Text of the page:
I realize that you feel your life is out of control. You are depressed and angry. You have difficulty making decisions. Your energy level is low. You are on an emotional roller coaster, crying one minute and laughing the next. What you are experiencing is natural and more important, is temporary. You will regain control. Your depression and anger will abate. Your ability to make decisions will return. Your energy level will return to normal. And your emotions will stabilize.

Unfortunately the financial issues that arise immediately after your husband’s death will not wait until you are feeling stronger. These problems cannot be ignored or put on a back burner until you feel ready to tackle them.

Here are the first 4 steps to re-taking control of your financial life:

1. Establish a Workspace
Establish a permanent workspace by setting aside a table or desk for correspondence
and recordkeeping. At an office supply store buy a box of manila folders, a calculator, a box of plain stationery with envelopes, and a plastic storage box with cover to hold the manila folders.

2. Recordkeeping
If your husband was the family “record-keeper” before his death, the responsibility
will now be yours. Take the time to set up an efficient recordkeeping system and eliminate the frustration that comes from searching for something that you know you have but just can’t find. File all important papers in separate manila folders. Label each folder and place them in alphabetical order in a large storage box or file cabinet.

3. Locate and Organize Information
During the next few months you will need specific items of information. If
you take the time to locate and organize the information now you will save
time and energy later on. The information you will need to locate and organize is:
1. Information about your assets, debts, income and expenses.
2. Information that may be located in a safe deposit box.
3. Tax returns for the last three years.
4. Your husband’s will, if one exists.
5. Your husband’s military discharge papers, if he was in the military.
6. Any insurance policies insuring your husband’s life.
7. Recent statements for bank accounts, investments, IRAs, 401ks, annuities.
8. Fifteen certified copies of your husband’s death certificate.
9. Birth certificates for all family members.
10. Marriage license.
11. Closing or escrow papers received when you purchased real estate.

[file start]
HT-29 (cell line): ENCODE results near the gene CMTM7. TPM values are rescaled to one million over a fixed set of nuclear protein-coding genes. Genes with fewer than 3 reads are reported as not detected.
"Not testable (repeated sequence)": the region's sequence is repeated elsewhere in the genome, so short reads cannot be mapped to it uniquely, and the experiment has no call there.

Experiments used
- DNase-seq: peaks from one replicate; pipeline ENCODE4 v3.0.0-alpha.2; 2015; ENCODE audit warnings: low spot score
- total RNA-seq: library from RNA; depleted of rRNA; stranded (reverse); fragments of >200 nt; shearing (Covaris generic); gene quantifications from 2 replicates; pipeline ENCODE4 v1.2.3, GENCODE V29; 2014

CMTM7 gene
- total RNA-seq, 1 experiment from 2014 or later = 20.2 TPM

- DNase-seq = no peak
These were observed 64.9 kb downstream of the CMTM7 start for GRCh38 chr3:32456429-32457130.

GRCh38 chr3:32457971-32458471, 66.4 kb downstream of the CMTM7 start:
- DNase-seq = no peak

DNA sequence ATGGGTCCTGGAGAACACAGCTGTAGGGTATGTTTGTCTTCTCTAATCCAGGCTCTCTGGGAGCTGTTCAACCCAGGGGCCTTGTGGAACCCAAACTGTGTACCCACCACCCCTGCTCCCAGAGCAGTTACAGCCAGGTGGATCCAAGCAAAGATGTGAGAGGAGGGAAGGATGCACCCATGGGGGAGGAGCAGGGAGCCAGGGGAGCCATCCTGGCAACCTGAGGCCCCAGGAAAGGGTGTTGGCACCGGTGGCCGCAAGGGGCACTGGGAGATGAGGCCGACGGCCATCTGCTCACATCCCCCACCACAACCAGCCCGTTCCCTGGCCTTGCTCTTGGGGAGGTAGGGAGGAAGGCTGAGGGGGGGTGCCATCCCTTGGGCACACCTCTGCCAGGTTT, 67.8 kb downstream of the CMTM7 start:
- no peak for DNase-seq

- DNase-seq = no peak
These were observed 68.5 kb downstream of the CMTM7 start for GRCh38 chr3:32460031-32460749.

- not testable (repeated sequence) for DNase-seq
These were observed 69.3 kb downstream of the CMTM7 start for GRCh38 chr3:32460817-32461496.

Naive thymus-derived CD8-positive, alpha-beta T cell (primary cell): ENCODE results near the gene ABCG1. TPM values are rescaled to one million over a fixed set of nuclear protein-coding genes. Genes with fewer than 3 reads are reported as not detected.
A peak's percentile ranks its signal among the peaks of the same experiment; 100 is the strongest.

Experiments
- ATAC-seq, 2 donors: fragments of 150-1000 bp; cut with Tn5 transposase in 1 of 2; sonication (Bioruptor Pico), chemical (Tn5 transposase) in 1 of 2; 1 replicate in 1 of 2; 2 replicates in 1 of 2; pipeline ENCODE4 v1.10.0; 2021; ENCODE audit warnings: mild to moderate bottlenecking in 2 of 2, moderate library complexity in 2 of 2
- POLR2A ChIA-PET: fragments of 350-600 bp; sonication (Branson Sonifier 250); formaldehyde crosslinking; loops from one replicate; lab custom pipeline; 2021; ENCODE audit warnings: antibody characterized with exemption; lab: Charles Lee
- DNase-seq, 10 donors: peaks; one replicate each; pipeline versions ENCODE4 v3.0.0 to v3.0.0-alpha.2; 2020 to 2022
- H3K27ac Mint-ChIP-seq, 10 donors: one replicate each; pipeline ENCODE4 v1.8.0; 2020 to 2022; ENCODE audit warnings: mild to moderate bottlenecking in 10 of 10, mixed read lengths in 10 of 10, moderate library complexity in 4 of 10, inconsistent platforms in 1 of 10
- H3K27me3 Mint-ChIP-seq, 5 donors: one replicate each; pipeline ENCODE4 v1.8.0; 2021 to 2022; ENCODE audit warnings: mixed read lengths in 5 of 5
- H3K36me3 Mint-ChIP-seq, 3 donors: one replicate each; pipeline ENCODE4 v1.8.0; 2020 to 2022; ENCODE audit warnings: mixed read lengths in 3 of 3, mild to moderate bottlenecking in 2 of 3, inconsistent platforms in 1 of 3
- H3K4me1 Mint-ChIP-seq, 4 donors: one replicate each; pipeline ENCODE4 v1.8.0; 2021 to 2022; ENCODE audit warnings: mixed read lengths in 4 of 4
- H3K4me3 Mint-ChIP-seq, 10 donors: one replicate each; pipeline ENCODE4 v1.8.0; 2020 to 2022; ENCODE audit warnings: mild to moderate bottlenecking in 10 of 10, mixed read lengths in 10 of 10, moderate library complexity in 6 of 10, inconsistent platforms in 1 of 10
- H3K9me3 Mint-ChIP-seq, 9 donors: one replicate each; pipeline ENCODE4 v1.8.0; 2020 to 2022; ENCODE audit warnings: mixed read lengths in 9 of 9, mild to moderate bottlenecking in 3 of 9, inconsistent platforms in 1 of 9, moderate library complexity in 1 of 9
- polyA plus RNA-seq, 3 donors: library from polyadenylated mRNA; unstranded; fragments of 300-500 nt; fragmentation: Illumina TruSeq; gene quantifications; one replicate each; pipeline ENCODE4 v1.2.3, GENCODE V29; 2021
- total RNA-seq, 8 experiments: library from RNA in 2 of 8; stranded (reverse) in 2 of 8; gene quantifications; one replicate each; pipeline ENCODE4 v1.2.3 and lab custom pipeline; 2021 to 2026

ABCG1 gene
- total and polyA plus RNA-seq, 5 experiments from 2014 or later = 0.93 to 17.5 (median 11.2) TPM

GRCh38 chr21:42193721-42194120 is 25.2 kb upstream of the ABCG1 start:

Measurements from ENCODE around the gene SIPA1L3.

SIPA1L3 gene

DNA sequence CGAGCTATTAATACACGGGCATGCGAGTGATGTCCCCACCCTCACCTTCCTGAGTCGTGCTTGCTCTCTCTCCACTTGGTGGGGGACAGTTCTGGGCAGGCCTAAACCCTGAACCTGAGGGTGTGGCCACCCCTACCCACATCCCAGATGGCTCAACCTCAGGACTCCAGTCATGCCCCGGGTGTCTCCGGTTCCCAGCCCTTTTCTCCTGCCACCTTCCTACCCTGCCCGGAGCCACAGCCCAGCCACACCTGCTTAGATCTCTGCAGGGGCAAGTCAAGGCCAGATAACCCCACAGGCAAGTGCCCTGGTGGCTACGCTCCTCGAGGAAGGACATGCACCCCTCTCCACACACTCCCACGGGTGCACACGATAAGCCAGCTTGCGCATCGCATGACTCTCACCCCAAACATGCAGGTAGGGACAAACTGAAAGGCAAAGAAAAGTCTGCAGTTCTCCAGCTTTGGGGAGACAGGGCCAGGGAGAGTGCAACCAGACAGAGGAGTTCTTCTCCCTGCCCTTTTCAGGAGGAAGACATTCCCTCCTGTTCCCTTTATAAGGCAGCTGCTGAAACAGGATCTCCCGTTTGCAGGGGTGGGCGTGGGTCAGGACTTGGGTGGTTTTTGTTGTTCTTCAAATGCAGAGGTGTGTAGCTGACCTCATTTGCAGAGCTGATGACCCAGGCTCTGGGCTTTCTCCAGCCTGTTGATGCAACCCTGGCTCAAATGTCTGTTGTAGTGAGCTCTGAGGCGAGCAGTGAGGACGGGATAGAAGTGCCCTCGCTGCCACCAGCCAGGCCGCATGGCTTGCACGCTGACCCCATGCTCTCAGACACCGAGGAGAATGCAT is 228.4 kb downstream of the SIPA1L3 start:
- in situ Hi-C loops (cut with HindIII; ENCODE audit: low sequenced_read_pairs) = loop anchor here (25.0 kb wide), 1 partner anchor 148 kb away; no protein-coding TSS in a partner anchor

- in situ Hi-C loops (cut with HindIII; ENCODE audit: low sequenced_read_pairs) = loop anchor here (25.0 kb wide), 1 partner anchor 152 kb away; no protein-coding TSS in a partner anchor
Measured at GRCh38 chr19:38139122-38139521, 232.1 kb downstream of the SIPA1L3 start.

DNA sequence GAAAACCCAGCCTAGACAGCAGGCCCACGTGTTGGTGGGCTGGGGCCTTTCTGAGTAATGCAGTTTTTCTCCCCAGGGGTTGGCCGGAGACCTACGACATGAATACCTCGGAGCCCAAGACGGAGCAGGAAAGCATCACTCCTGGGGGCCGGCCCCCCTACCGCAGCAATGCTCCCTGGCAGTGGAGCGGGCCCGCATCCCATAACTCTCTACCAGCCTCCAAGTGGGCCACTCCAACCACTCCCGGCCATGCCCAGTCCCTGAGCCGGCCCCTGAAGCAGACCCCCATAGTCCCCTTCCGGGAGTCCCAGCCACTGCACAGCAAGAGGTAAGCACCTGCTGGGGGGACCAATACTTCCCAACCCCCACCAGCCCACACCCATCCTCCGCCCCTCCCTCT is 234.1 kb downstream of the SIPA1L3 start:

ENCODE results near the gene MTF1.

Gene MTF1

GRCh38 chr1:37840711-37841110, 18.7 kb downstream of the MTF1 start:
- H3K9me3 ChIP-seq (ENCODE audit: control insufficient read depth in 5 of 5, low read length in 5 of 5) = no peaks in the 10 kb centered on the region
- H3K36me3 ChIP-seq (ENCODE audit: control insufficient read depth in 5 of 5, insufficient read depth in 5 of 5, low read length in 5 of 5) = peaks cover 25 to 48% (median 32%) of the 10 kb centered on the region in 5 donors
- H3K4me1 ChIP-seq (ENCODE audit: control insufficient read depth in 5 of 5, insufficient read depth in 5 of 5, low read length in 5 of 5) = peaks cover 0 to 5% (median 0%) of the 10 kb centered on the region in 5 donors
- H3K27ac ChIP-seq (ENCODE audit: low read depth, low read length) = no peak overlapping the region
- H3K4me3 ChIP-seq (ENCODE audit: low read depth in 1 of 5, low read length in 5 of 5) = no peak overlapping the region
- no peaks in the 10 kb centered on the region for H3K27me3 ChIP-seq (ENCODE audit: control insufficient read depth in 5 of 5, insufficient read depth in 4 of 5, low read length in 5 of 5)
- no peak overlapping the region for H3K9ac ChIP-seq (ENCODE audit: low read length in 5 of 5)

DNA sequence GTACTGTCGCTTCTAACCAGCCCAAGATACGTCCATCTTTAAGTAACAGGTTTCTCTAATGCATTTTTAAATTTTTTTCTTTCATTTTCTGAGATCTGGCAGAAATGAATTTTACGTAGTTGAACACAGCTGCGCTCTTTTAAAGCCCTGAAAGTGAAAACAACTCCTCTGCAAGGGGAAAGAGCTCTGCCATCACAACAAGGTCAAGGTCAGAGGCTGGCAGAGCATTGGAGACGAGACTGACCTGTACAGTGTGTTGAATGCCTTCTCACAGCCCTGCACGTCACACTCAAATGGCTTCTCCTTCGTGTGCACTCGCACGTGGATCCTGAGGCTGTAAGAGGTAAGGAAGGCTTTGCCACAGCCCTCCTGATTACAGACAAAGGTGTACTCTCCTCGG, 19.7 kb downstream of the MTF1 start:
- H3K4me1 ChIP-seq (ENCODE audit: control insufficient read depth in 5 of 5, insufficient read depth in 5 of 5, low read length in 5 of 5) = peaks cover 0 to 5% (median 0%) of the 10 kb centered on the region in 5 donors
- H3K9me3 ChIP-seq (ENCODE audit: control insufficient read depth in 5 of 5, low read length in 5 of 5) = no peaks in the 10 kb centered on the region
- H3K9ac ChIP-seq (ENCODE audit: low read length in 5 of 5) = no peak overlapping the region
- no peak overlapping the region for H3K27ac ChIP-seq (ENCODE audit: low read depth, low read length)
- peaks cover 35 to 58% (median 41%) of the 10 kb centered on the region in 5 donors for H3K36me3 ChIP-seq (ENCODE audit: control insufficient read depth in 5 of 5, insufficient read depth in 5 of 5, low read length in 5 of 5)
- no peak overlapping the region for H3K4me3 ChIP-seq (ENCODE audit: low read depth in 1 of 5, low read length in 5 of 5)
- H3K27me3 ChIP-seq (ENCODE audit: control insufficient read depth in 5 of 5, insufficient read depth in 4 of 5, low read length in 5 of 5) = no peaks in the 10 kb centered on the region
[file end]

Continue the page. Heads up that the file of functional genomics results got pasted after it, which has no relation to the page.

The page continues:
12. “Buy-Sell Agreement” and all other documents related to your
husband’s ownership of a business.

As you locate an item, place it in a separate manila folder, label the
folder, and store the folder in alphabetical order in the storage box.

4. Make a Reminder Calendar
A Reminder Calendar alerts you to deadlines and important dates and
helps you keep track of checks and other items that you are expecting to
receive by mail.

Use a wall or pocket calendar with large spaces. Write a brief description of each deadline directly on the calendar at the date at which the deadline occurs. Also write on the calendar, a reasonable number of days BEFORE the date of the deadline, a reminder of the deadline and the date of the deadline.

For example, your federal and state tax returns will be due April 15th.
On the calendar at April 15, write, “Tax returns due today”. Also record a
reminder to yourself a reasonable number of days before the date of the
deadline so that you have sufficient time to complete the task. In this example
you would write on the calendar space at January 15, “Tax returns due April 15th.”

Also use your reminder calendar to keep track of items that you are expecting to receive by mail. For example, if your husband’s employer said you would receive an application for benefits by June 7th, write on the calendar space at June 7 “Form received from XYZ Employer?” A Reminder Calendar is an invaluable tool. It forces you to keep track of important dates and it frees you from the responsibility of having to remember so many things at once. To be useful, however, you must enter every important deadline on the Reminder Calendar AND you must review the calendar EVERY SINGLE DAY. Place the calendar in a location that allows you to use it regularly and review it daily.

Your next step is to make a list of your assets and debts and a list of our income and expenses.

Julie A. Calligaro is probate and estate planning attorney with 25 years of experience and the author of The Widow’s Resource and Arranging Your Financial And Legal Affairs. .
Demery Publishing
20600 Eureka Ste 900
Taylor, MI 48180
734 283 1509
Fax 734 246 8635

Author's Bio: 

Julie A. Calligaro is probate and estate planning attorney with 25 years of experience and the author of The Widow’s Resource and Arranging Your Financial And Legal Affairs.